CARE to report New Haven health survey findings at community forum

The Community Alliance for Research and Engagement (CARE) at the Yale School of Public Health (YSPH) will share the results of a citywide survey that measured the health status and health habits of residents in six of New Haven’s most underserved neighborhoods at a community forum on Saturday, May 7, from 9:30 a.m. to 1:30 p.m. at the Connecticut Center for Arts and Technology in New Haven, 4 Science Park. The results will be used to mobilize residents around specific health priorities for their neighborhood. The public meeting is open to everyone and includes a free breakfast and lunch.

Shenell Rogers Tolson, CARE survey administrator (Photo by Jennifer Mandelbaum)

Approximately 1,200 adults in the Dixwell, West River/Dwight, Fair Haven, Hill North, Newhallville, and West Rock/West Hills neighborhoods were interviewed about their personal health and health issues within their community. New Haven residents were hired and trained to administer the surveys. Similar surveys were conducted in 2009 and 2012, and, since then, CARE has supported neighborhood-driven programs in collaboration with the city to improve individual and community health.

The 2015 survey found some encouraging news: 40% of respondents believed that improvements in their neighborhood over the past three years made it easier to lead a healthy lifestyle. Perceptions of public safety also increased since 2009 and 2012. However, the survey shows serious challenges remain. More than 1 in 3 people reported food insecurity (where families did not have enough food or money for food) and 7 in 10 people reported being overweight or obese. Both statistics are well above state and national averages.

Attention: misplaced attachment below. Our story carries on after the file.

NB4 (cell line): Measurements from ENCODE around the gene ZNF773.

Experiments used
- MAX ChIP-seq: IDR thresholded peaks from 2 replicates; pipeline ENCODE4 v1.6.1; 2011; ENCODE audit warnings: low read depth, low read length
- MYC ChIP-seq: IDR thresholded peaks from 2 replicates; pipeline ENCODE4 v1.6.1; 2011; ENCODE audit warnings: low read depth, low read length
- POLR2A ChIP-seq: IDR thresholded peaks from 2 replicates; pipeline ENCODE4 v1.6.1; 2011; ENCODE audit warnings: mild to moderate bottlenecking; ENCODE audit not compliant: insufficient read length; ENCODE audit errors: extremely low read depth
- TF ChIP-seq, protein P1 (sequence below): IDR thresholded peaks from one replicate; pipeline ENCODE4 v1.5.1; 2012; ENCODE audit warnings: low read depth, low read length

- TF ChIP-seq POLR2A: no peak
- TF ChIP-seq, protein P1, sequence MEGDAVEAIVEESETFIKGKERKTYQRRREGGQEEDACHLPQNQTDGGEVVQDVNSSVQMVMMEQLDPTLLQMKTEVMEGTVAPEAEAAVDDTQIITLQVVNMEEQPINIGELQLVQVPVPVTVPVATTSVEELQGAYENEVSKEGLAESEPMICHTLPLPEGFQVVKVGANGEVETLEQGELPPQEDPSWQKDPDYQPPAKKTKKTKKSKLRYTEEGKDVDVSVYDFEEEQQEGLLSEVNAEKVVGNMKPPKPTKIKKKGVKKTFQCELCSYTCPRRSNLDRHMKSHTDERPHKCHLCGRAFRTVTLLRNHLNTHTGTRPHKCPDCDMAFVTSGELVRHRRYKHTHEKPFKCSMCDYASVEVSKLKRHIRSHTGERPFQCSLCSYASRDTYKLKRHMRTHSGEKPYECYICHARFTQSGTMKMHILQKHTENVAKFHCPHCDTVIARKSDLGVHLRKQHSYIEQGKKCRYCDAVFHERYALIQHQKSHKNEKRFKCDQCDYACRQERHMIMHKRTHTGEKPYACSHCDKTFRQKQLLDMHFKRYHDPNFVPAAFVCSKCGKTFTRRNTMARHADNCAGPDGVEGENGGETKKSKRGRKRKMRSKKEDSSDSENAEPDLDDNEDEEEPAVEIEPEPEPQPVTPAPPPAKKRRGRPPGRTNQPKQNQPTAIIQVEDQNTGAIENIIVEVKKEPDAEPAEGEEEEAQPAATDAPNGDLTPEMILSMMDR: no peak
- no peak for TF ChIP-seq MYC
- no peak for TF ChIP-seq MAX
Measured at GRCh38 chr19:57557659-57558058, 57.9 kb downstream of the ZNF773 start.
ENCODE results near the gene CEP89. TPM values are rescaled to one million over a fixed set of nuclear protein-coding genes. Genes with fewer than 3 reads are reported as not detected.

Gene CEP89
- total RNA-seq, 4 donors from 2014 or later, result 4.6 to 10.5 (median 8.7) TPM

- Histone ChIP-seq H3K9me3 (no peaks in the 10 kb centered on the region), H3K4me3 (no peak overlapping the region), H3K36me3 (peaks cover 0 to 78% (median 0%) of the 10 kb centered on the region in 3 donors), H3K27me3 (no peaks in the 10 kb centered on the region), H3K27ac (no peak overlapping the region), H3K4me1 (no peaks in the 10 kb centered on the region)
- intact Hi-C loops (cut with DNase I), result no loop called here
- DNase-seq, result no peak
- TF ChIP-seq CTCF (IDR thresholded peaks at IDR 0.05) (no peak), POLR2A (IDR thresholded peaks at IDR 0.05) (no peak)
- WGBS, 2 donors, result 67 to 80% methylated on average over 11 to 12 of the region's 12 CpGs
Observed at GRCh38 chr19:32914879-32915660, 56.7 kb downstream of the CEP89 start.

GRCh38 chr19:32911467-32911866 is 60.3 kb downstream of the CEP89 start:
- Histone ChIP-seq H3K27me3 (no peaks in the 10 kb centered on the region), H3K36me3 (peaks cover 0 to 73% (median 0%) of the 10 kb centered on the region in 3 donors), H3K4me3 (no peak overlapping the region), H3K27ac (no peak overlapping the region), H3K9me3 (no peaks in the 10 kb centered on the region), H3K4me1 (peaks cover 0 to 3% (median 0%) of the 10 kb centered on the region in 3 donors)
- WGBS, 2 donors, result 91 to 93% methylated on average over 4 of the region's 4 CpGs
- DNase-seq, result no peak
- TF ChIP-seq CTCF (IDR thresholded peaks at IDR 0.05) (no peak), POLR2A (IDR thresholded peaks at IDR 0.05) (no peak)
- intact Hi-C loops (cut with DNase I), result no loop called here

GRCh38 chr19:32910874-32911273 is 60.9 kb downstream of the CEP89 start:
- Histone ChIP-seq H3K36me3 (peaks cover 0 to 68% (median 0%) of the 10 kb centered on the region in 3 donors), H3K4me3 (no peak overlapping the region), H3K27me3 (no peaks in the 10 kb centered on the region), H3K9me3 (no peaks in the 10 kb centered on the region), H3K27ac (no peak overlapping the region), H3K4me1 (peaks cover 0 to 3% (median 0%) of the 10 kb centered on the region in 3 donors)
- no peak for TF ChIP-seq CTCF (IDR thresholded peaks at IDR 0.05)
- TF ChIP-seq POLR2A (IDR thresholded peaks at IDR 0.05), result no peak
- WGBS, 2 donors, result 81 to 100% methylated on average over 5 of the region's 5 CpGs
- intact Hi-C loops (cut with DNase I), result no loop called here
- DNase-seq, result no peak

Jeannette Ickovics, a YSPH professor and CARE’s director, said the surveys are central to providing reliable information that helps guide the city to improve community health, neighborhood by neighborhood.  “We believe we are seeing some discernible shifts in perceptions about the importance of a healthy diet and exercise,” Ickovics said. “But we know that deeper change will be difficult, and that is why we need local residents to come together at the forum to share their ideas and help develop neighborhood action plans. Together, we can bring this evidence to action to improve health.”

CARE’s survey was sponsored by Yale-New Haven Hospital, the Donaghue Foundation, and the Centers for Disease Control and Prevention. For more information about CARE, visit the organization’s website or send email.

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